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Yorm Bopha verdict upheld

Yorm Bopha verdict upheld

6 Yorm Bopha

Rights groups have continued condemning the Court of Appeal’s decision to uphold a guilty verdict against Boeung Kak land-rights activist Yorm Bopha, saying that “weak” evidence and “inconsistent” testimony failed to link her to an axe and screwdriver attack on two motodops.

The 29-year-old mother will remain in prison, possibly until September next year, after judges rejected her appeal on Friday, but suspended one year of her three-year sentence.

Amnesty International’s Cambodia researcher, Rupert Abbott, who was in court for the case, called for Bopha’s immediate release.

“There was inconsistency in testimony and really weak evidence. To suggest she was involved seems really far-fetched,” he said yesterday.

Abbott said the presumption of innocence had been missing from the trial, suggesting “outside influences are at work again”.

The Cambodian Center for Human Rights said in a statement that it was outraged the “bogus” conviction against Bopha had been upheld.

“The accounts of the alleged victims were often convoluted and did not corroborate,” the statement said.

At the end of the four-hour hearing, judges changed the intentional violence charge against Bopha to a charge of masterminding an assault.

Presiding Judge Taing Sun Lay said Bopha ordered her brothers Yorm Kanlong and Yorm Seth to carry out an attack on motodops Nget Chet, 28, and Vath Thaiseng, 24, last August.

Speaking outside court, Bopha’s husband, Lous Sakhon, vowed to appeal the decision.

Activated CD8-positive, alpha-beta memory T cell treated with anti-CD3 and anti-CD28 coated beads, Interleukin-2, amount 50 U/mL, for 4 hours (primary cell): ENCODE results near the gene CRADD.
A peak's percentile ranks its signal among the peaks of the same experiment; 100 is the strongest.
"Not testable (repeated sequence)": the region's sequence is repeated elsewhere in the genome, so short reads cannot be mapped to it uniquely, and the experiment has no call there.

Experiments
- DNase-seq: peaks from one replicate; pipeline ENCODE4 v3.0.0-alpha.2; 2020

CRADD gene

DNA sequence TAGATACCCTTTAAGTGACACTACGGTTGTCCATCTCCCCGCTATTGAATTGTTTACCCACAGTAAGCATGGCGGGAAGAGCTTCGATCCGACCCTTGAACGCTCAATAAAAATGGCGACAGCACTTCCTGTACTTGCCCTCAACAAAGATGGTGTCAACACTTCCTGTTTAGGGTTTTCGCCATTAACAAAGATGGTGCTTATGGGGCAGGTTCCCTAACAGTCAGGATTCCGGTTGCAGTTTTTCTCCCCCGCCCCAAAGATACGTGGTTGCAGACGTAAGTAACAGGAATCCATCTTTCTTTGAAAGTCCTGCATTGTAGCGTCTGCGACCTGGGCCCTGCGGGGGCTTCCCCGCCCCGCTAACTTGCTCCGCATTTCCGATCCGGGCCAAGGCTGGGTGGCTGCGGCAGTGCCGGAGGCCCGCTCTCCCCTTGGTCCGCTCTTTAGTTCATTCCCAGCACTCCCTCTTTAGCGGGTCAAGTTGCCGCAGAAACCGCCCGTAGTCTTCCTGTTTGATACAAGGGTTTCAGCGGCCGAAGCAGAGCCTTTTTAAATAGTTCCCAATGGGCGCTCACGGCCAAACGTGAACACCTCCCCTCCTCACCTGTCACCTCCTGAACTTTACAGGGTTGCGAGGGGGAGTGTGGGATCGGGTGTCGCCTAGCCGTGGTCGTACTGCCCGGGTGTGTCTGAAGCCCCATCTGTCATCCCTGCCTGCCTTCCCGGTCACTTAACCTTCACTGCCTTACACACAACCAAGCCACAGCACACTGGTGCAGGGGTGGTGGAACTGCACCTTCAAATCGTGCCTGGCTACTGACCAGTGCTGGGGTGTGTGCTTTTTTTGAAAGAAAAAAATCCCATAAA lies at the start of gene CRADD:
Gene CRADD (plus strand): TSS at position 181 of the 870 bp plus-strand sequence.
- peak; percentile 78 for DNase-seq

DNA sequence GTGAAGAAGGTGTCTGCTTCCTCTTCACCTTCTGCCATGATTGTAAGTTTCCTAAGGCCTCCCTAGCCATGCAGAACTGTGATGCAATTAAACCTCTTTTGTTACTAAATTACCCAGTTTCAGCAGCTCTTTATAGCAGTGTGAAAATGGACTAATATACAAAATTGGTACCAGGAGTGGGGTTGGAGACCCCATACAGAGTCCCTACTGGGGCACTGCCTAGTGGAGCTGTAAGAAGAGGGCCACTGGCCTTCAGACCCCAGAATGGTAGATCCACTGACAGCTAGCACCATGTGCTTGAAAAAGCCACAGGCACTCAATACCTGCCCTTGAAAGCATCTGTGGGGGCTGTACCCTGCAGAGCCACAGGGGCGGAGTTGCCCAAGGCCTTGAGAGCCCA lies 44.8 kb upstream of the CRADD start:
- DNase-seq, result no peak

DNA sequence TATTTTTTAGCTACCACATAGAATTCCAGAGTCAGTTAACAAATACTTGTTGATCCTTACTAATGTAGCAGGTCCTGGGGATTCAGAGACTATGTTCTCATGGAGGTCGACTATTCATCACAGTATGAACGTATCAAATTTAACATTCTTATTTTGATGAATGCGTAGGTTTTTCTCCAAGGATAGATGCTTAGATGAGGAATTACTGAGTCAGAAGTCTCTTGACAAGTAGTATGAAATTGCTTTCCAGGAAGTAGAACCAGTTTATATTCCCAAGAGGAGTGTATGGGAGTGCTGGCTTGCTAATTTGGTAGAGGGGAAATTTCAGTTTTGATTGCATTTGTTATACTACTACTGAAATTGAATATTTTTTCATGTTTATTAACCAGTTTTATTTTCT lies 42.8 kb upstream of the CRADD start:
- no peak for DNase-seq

“I think the Supreme Court might support all the other courts, but I will still appeal because I want to show the whole world what justice is like in Cambodia,” said the 56-year-old, who was given a suspended prison term last December over the same incident.

During the hearing, Vath Sareth, the father and uncle of the motodops, said he knew “clearly” that Kanlong and Seth had attacked the motodops. But when pressed further he said he had overheard only later that the brothers were the attackers.

“I don’t know who [stabbed my son] because there were many people around and it was confusing,” he said.

In a closing statement, prosecutor Than Seng Narong said Bopha and her husband masterminded the violence but added he did not know why authorities had imprisoned “the woman in this case and not the man”.

Bopha’s lawyer, Ham Sunrith, said witnesses and evidence presented had failed to prove Bopha was guilty.

When the motodops’ lawyer, Neang Hay, disagreed, the usually calm Bopha began shouting, interrupting to demand he solemnly swear the evidence he had presented was true.

Boeung Kak housing-rights activist Tep Vanny said yesterday that her community would continue protests and take straw effigies of “corrupt officials” to Prime Minister Hun Sen’s house today, urging his intervention.

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